In the metamorphosing world of journalism, whether a reporter is objective or subjective is no longer the main question. Today, with news agencies and media outlets of all sorts simply regurgitating each others’ work, readers no longer need concern themselves with whether something they are reading is objective or not: that is decided for them by pre-fabricated news that is passed off as reporting and analysis, sold in bulk and distributed by lazy journalists who can hardly be called reporters around the world.
So, having dismissed today’s journalism with a disappointed shrug of the shoulders, here is something completely different: A column by Paul Rogers of openDemocracy that pretends to be reports from a previously unknown consulting firm called the South Waziristan Institute of Strategic Hermeneutics (SWISH), based in tribal Pakistan, where they ostensibly hunker down in tents with full IT communications and have access to representatives of al-Qaida, Washington and London – all at the same time. (I regret to admit that I fell for this – and am aware that others have as well). Despite the hilarity of the idea, whose cynicism even this great cynic found shocking, this experiment by the ever-creative Paul Rogers was believable for a number of reasons:
First of all, the analysis provided allegedly to al-Qaida on how to deal with Washington and why to root for the Republicans in the elections was spot on. The advice given to Bush and Blair (and more recently, Obama) was also, one can only imagine, better than anything Washington gets from its regular circus of advisors.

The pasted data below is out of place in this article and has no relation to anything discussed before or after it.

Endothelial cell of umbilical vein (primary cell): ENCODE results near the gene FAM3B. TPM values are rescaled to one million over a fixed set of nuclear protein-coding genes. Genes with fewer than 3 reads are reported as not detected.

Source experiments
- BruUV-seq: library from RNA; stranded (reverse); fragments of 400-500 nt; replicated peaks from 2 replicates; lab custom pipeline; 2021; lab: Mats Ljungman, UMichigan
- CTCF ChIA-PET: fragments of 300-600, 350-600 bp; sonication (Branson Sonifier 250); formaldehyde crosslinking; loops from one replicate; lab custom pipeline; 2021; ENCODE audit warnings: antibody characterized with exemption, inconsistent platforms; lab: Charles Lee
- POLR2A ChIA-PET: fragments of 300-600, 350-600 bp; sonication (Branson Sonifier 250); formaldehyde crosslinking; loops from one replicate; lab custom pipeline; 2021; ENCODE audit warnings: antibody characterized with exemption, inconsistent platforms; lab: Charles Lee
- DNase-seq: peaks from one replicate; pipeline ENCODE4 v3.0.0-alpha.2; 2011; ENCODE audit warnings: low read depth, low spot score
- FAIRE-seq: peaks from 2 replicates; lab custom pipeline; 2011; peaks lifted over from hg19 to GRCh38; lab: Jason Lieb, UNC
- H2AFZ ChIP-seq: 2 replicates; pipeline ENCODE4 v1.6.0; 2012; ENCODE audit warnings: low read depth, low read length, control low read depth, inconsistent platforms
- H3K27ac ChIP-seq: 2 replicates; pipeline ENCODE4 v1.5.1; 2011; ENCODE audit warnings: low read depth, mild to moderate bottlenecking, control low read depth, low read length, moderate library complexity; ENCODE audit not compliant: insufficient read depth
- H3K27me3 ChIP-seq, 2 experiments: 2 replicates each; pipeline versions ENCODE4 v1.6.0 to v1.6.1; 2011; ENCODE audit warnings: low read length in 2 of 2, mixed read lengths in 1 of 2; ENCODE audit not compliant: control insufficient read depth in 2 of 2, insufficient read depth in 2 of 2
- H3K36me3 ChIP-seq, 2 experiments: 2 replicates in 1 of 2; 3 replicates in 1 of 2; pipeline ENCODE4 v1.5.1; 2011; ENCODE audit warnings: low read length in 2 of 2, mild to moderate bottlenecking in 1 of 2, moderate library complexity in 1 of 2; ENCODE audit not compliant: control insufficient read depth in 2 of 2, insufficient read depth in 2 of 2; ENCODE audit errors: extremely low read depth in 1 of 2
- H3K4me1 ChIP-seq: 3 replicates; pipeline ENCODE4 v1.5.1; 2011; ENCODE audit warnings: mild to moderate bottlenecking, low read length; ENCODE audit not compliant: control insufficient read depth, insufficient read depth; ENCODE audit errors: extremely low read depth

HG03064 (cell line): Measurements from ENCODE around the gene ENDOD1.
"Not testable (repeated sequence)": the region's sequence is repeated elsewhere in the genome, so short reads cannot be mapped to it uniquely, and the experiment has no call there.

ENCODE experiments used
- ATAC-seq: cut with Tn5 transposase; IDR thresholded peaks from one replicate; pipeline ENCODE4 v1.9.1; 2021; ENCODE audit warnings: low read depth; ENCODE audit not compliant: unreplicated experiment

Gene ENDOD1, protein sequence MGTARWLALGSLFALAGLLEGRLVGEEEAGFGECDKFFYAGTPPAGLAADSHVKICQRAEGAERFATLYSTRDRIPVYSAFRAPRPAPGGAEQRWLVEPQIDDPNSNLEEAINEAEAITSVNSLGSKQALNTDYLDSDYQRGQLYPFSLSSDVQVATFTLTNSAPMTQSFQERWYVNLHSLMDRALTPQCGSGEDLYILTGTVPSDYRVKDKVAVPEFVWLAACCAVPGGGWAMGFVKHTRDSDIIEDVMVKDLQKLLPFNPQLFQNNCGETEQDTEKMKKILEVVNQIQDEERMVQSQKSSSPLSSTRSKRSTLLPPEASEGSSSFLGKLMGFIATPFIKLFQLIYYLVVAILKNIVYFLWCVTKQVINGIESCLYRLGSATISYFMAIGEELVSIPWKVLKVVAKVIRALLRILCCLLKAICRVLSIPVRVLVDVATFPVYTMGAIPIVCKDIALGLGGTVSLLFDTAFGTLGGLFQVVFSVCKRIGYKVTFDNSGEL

Secondly, in what seems to be an increasingly farcical type of foreign policy, it was not all that far-fetched to imagine both sides in this war on terror game seeking out the same advisors (especially when the advice is so good).
Were the SWISH consultancy real, and in actual fact providing risk assessments simultaneously to al-Qaida, Washington and London, we would have all decried the deplorable lack of morals of this institute, despite the fact that a consulting firm is not constrained by ethics and is free to choose whatever clients it wishes. That one academic has created the SWISH myth and penned the reports is really no matter. The only difference is that al-Qaida, Washington and London did not pay him to do so, and may or may not have read them. (Though surely they would have all benefited from doing so, and hopefully Washington will hire Paul Rogers to replace their existing advisors.) Real or not, the reports represent a glaring cynicism, which I can only greatly appreciate. Perhaps Mr Rogers did not intend this to be an exercise in cynicsm and rather sought simply to create a platform from which one could probe a little deeper, from which one could skip the rhetoric and get right to the reality. Realism is, after all, often branded as cynicism, which cannot be helped, often having the same characteristics.
As far as journalism goes, creating a mythical consulting firm and publishing such reports is probably breaking some kind of rule or another, but who cares? Nothing is more objective that the SWISH experiment, and for that readers should be grateful. If it’s too cynical for some, well, perhaps ultimate objectivity is the same thing as cynicsm. For easy-to-digest subjectivity, stick to the mainstream media.